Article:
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Office of the Press Secretary

For Immediate Release November 30, 2000
                        REMARKS BY THE PRESIDENT
                  AT G&P FOUNDATION'S ANGEL BALL 2000

                     New York Marriot Marquis Hotel
                           New York, New York

8:30 P.M. EST

THE PRESIDENT: Well, first of all, thank you, Denise, for the saxophone. I'll have a little more time to play it in a week or two. (Laughter.) And thank you for the wonderful gift. But let me say, to all of you, I think that we should be here honoring Denise for remembering her daughter in such a magnificent way. (Applause.)

And I also want to thank Philip for all that you have done to make this evening possible. And I want to thank the other honorees tonight, for the power of their examples. Michael Jackson, who has been so kind to us, thank you for the wonderful thing you said. And Sir Paul McCartney. I don't know, I got the saxophone at an event which honored two of the greatest musical geniuses of the 20th century. I don't know what that says. (Laughter.)

And I would like to thank Her Majesty Queen Noor, who has been a wonderful friend to Hillary and to me, and I think is one of the truly great citizens of the world alive today. I thank her. (Applause.)

And thank you, Larry King, for being here. I forgive you for using this occasion to hit me up for our exit interview. (Laughter.) I am not a very good story. You should be down in Florida doing interviews tonight. (Laughter.)

Let me say, to all of you, I want to just echo a thing or two Hillary said. I love this event. I had a wonderful time two years ago. I had a terrific time tonight. But I look forward to the time when we will be forced to find another reason to meet, because the war on cancer will have been won.

Like all of you, I am tired of burying my family members and friends from diseases that it seems that we ought to be able to find a way to cure or even to prevent. It won't be long now, and when that happy day comes, all of you can take pride in knowing that you did something to hasten the moment.

I can tell you that we're already making impressive progress. Earlier this year, we learned that for the very first time, cancer deaths in the United States are on the decline. (Applause.) Researchers are now unlocking the secrets of the human genome. Revolutionary new treatments are sure to follow. There are now medicines being tested now, not only to cure, but to actually prevent various kinds of cancers.

Now, we actually know that the average human body is built to last more than 100 years. And the younger women in this audience who are still having children, in your child-bearing years you will be having babies with a life expectancy of 90 years or more, because of the medical research that is now going on. (Applause.)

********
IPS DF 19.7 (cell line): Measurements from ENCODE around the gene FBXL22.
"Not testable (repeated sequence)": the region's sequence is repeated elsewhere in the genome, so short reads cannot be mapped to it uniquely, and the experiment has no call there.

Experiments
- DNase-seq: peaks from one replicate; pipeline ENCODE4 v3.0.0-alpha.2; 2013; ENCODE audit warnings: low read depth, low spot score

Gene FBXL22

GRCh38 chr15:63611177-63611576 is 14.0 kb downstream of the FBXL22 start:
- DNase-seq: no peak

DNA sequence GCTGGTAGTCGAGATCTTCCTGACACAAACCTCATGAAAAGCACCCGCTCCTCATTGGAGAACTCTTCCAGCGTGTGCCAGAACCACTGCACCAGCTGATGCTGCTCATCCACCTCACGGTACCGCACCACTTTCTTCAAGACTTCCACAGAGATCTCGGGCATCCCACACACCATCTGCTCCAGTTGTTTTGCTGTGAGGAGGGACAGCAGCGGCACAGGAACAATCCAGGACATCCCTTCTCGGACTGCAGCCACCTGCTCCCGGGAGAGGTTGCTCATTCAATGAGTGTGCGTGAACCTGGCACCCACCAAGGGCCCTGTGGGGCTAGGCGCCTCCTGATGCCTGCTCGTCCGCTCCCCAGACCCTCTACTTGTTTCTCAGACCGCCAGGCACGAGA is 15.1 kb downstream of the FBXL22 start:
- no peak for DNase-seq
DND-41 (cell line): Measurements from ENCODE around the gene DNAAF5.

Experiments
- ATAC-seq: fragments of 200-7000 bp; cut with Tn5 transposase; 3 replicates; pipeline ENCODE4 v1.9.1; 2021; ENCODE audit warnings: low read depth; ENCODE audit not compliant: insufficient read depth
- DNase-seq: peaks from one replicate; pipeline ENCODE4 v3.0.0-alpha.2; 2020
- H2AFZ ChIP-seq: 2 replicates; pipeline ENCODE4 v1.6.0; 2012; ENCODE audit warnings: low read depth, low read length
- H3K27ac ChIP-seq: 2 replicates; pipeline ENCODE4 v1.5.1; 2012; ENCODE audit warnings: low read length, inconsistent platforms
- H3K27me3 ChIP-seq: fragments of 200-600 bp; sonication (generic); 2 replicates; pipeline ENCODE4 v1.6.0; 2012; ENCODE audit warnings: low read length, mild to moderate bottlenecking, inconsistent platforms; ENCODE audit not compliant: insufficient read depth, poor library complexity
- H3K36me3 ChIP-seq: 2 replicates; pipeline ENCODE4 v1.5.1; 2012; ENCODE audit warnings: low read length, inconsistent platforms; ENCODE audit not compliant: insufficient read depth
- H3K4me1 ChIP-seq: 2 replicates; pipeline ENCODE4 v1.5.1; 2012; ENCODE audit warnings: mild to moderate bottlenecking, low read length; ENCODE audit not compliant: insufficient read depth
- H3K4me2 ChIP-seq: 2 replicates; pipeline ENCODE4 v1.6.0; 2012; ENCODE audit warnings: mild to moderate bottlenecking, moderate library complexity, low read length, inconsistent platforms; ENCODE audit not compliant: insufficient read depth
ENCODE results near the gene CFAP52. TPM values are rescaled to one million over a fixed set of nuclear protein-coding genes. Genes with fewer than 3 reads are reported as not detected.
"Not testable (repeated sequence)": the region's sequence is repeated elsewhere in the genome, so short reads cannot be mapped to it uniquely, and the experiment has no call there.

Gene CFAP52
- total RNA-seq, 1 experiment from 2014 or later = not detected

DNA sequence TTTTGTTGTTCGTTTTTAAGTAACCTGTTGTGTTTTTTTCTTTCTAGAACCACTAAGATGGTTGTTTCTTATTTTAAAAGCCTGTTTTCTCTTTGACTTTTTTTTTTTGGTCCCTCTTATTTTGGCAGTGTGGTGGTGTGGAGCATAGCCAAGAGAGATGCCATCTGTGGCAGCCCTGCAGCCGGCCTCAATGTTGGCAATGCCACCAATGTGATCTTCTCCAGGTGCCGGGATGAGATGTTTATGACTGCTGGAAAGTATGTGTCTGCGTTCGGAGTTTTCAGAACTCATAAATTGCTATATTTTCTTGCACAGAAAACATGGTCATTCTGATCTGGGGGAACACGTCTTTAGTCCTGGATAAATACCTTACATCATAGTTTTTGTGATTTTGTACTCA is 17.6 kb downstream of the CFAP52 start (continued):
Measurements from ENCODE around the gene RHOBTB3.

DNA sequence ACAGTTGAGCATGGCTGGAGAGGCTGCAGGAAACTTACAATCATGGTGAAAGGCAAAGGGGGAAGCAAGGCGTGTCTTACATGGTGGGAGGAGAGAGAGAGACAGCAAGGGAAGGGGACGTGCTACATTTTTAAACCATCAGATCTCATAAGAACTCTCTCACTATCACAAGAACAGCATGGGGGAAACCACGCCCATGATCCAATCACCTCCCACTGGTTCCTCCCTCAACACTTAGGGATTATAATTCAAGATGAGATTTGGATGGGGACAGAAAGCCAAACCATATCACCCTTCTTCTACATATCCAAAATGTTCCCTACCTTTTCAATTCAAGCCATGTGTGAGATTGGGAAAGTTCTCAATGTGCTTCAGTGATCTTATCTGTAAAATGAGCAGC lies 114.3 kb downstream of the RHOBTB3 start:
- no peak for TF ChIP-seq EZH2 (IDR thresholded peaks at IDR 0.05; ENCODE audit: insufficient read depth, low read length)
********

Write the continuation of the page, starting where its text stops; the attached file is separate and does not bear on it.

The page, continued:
But it's important for the rest of us to do our part. And our administration, with Hillary and the Vice President in the lead, has worked hard. We've doubled research over the last eight years. We have speeded the approval process for cancer drugs. We've involved more and more Medicare patients in cancer screenings and test trials. And we've extended coverage to uninsured women with breast and cervical cancer. But there's a lot more to do.

What I want you to understand is, that all of us, and mostly you -- I have been on the public payroll for some years, but those of us that are fortunate enough to have some income are always given all these opportunities to make charitable donations, and you always hope that the money you give will have some beneficial impact. But what I want you to understand is that the sequencing this year of the human genome is a truly seminole event in the entire history of science.

We have already identified, scientists have, the problems in the gene structure that lead women to be much more vulnerable to breast cancer. And it is just the beginning. There has never been a better time to invest money in cancer research, ever. And it is highly likely, even though none of us can know when the next discoveries are coming, or which scientists will make them, it is highly likely that the money you invest in this project will actually directly lead to the dramatic acceleration of cures for cancer, preventions for cancer and the saving of other children's lives.

And so, again I say, thank you, Denise. Thank you for everything you have done to make it possible for Hillary and me to serve. Thank you to those of you who have been so good to my wife. And thank you, Senator Schumer, for showing up. They will be a great team, and I'm very, very grateful for that. And as I leave office, let me say to all of you -- I thank Michael Jackson for what he said -- this has been the greatest honor imaginable for me to serve.

But the thing that really matters about this country is not who the President is. It's what kind of people we are. The thing about any free society is that it's the citizens who matter -- the decisions they make, the work they do, the dreams they dream. There has never been a better time to dream of curing every kind of cancer, or to give.

So, even though I won't be President next year, I hope you'll be here, giving next year, because it will really make a difference.

Thank you, and God bless you all. (Applause.)

END 8:38 P.M. EST